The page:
Cane Corso Breed Magazine - Showsight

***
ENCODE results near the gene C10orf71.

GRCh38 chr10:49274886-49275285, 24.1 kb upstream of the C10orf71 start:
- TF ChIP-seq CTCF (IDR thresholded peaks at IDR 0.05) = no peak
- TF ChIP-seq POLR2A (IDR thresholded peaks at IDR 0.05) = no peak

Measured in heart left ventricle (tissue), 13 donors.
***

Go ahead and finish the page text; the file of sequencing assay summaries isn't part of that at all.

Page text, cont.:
Let’s Talk Breed Education!